When append() sees the underlying array is used to capacity, it allocates a bigger array, copies values, zeroes the rest, and returns.
This proposal will make this grow() logic cheaper:
If the OS offered an extend() then it would be possible to avoid the copy. However this is unlikely because the following virtual address space is often claimed already.
Q: In supported 64-bit OSes, what if all unbounded requests asked the OS for 1TB of reserved memory?
A: Then most all grow() calls could just claim and zero the next chunk of reserved memory. That's because extra reserved memory is just an address until it page-faults into existence.
In practical terms, I see 2 ways to go:
Expressing 1TB of capacity to the user would require either zeroing on exposure.
Expressing a much smaller capacity to the user would require the allocator to have a separate capacity concept that it would consult to determine if a new allocation is necessary (typically not).
There's likely a refinement sweet-spot around the variables of:
at what growth size should we allocate a giant allocation?
how big is giant allocation (1TB in the example above)?
should we have a smaller "giant allocation" for initial slices, like initially 1MB then 1TB?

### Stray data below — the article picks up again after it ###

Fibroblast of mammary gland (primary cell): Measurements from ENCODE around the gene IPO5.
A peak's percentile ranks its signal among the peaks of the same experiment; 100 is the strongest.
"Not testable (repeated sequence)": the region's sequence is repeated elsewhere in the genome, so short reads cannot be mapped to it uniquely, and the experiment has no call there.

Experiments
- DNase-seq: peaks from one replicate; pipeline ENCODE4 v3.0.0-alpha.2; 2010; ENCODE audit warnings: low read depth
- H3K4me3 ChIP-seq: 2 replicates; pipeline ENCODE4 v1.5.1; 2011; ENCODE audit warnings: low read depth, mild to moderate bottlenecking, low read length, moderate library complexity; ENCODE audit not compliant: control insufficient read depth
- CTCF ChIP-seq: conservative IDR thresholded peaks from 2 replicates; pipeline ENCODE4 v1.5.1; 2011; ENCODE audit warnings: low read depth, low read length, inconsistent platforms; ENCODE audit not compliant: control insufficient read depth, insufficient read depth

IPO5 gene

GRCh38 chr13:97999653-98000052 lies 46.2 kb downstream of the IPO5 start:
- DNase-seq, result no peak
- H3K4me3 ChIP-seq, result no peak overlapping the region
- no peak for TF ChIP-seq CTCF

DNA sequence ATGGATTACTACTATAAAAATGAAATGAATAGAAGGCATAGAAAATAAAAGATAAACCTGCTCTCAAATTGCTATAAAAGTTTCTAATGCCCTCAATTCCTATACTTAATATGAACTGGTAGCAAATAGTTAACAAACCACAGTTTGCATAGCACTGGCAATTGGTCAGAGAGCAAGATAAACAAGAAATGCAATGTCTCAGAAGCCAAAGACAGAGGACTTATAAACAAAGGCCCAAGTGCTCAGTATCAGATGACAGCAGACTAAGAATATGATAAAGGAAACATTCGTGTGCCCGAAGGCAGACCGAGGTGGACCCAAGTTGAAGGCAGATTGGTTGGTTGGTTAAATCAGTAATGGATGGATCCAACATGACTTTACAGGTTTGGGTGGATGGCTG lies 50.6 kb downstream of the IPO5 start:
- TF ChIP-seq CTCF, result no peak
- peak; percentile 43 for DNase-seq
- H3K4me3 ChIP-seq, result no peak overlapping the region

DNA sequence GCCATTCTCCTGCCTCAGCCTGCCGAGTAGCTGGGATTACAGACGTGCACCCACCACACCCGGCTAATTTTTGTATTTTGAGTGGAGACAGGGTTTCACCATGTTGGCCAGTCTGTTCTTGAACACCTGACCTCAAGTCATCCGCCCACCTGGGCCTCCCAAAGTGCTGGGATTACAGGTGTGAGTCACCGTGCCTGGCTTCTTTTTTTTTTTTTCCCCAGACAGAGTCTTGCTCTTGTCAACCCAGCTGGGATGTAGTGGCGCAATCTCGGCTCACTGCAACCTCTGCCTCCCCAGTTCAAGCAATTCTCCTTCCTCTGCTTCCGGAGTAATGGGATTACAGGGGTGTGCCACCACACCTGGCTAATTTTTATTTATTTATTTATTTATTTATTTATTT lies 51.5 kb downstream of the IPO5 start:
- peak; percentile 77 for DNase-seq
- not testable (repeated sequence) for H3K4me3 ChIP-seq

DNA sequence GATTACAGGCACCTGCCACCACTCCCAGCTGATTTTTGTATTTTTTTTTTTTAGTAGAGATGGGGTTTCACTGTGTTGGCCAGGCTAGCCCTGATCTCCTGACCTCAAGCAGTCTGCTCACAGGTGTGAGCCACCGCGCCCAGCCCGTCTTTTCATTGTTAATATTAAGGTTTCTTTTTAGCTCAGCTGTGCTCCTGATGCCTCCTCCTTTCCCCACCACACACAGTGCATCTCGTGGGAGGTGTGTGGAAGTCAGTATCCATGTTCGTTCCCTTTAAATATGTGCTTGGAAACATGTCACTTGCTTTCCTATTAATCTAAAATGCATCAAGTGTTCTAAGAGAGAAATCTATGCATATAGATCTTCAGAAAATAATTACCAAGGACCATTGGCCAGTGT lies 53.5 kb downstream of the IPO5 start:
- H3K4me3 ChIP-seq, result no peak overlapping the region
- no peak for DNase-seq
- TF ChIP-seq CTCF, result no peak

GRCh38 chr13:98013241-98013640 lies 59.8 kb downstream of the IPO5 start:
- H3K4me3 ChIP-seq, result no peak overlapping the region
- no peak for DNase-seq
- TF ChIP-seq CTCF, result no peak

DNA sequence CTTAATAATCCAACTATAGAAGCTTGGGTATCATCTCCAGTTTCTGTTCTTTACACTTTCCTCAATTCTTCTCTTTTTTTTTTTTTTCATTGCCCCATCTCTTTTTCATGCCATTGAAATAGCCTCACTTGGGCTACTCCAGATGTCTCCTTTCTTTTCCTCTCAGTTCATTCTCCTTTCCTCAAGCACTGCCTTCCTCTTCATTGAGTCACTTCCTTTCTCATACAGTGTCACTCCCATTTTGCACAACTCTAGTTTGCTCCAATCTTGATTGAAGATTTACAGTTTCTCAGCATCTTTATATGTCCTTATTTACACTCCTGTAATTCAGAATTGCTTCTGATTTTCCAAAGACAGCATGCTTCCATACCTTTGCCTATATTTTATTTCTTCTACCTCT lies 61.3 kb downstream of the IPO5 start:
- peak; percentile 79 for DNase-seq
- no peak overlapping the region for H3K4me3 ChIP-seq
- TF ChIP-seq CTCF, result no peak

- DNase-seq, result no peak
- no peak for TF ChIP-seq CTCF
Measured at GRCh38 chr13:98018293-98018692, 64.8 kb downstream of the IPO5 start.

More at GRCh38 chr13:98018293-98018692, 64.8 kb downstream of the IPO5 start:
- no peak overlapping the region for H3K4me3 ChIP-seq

Does this upset the Linux OOM killer?
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If the capacity of s is not large enough to fit the additional values, append allocates a new, sufficiently large underlying array that fits both the existing slice elements and the additional values. Otherwise, append re-uses the underlying array.
There's no guarantee of an address change. An advanced version of the compiler could do the same.
Slice backing arrays are just allocated from the usual heap (except where they're of course, stack allocated). Something like this would be complex to implement since it would basically have to be a separate mechanism entirely. All the usual GC paths would also need to know about this special address space mapping for each slice backing store.
I think the worst part here might be the overhead of mapping new memory for a new slice backing store to begin with; it's a fairly expensive operation, and small slices are common.
Unless, you mean to apply this optimization to only large slices, which is more feasible. Today, it wouldn't be too hard to implement an "try extend" operation in the page allocator, though I suspect it wouldn't succeed often; within a GC cycle, the runtime is generally good at densely packing memory at the granularity of pages, since most page allocations consist of a single page.
Your memory reservation idea for large slice backing stores only (say, >2 MiB or something) I think has merit, though I suspect at that point a much more effective workaround is to just overallocate the capacity of the slice in user code to begin with. The runtime is generally okay about not zeroing newly-mapped memory, so there should be no zeroing overhead. (And the fact that the capacity is oversized should mean that copies are avoided as well.)